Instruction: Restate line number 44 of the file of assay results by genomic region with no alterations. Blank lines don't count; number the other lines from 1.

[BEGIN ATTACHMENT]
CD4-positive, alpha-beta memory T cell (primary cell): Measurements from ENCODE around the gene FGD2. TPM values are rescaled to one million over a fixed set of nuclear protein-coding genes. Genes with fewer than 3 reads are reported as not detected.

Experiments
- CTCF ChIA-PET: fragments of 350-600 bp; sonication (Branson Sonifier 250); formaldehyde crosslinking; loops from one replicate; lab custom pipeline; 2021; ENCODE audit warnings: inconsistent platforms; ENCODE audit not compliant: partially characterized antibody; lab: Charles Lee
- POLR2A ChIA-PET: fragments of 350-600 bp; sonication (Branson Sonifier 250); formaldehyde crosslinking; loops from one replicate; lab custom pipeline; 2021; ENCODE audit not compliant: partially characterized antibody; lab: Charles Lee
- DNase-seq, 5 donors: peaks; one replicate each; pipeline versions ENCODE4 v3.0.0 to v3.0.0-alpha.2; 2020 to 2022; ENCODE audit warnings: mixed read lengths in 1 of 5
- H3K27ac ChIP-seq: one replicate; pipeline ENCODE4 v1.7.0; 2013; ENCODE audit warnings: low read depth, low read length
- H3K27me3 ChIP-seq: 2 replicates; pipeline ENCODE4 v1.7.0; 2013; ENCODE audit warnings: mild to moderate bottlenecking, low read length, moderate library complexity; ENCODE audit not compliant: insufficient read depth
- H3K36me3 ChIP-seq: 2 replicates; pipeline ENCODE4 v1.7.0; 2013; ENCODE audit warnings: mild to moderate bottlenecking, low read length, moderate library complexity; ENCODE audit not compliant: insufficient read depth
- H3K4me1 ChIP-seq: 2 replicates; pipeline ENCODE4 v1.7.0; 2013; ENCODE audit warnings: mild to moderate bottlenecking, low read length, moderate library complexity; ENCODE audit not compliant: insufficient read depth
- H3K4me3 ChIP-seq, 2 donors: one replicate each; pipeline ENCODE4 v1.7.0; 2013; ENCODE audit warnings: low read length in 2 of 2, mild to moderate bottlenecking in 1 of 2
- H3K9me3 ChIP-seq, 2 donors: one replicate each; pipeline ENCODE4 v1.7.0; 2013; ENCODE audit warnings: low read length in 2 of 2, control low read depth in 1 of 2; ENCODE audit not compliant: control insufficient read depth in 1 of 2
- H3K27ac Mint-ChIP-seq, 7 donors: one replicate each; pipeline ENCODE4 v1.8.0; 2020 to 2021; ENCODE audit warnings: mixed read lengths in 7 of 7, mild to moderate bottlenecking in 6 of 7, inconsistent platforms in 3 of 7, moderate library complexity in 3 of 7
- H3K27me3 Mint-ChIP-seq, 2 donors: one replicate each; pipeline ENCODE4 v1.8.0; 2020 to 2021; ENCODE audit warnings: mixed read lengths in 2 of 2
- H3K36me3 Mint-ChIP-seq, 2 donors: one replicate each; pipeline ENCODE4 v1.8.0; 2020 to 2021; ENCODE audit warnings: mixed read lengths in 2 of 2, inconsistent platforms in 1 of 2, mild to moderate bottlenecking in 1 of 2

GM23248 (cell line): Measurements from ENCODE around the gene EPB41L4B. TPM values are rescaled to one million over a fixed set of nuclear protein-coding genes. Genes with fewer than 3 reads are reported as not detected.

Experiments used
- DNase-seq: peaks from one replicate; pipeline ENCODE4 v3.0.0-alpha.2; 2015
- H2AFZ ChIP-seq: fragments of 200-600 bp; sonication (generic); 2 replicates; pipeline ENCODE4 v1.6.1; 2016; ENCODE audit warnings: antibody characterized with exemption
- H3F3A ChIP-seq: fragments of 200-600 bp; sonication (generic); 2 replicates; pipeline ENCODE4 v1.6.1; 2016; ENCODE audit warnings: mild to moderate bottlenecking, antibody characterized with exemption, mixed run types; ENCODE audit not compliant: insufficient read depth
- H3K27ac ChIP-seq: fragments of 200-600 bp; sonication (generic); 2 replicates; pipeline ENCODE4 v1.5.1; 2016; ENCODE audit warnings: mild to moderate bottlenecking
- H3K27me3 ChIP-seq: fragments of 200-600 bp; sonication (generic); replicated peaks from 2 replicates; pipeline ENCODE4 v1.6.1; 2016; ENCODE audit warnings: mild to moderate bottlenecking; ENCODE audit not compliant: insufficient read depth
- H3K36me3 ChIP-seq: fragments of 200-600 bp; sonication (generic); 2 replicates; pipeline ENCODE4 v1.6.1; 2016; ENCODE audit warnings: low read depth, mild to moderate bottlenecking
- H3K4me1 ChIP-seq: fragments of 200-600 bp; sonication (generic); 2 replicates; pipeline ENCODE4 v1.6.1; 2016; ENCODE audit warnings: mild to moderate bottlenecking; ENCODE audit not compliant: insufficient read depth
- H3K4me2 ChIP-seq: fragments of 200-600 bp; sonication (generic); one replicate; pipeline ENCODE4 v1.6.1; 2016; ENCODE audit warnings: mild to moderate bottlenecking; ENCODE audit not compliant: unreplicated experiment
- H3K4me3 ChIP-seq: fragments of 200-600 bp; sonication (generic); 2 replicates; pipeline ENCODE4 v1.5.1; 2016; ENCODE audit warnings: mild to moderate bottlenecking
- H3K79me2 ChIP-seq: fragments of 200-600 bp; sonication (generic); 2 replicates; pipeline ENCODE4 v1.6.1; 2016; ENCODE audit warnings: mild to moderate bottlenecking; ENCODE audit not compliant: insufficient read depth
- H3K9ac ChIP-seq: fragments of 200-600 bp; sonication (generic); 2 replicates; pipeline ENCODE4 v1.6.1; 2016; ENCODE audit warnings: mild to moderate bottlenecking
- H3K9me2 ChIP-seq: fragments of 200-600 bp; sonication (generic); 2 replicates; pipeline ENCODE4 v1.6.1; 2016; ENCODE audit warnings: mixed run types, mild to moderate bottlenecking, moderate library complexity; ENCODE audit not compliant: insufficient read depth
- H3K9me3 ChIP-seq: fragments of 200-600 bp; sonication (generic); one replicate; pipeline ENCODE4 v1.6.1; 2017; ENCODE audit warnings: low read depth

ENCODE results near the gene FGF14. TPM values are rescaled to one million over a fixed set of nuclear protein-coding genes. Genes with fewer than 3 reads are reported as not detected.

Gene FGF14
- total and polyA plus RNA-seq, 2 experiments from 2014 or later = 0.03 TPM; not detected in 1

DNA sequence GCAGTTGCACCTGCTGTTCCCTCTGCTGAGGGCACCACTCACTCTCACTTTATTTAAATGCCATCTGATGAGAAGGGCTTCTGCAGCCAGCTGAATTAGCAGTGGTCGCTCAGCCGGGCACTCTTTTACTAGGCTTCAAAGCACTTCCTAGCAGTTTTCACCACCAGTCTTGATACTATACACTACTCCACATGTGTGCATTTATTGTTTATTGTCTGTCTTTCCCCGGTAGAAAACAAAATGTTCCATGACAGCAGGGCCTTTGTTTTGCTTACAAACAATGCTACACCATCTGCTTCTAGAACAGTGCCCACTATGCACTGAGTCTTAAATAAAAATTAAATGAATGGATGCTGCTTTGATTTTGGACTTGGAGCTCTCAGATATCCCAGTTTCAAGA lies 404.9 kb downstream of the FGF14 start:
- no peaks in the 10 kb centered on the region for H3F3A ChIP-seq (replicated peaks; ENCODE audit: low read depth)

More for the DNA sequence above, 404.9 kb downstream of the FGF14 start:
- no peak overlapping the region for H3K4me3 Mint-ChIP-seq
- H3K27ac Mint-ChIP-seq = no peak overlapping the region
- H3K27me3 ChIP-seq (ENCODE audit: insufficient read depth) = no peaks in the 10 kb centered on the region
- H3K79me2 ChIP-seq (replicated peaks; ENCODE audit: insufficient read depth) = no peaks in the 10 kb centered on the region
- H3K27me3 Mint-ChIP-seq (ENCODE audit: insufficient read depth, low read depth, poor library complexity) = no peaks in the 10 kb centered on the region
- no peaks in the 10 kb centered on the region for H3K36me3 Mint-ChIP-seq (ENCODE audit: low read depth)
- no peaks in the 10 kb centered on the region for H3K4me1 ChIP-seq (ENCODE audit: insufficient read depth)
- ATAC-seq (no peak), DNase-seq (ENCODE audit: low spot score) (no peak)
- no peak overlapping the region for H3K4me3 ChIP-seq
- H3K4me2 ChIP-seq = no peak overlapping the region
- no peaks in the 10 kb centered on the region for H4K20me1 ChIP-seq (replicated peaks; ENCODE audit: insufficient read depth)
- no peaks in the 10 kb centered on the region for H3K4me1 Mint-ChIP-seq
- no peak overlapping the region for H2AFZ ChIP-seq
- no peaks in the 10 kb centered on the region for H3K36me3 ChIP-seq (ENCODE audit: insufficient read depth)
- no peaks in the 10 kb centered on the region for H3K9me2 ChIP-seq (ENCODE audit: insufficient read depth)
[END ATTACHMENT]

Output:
- no peak overlapping the region for H3K4me3 ChIP-seq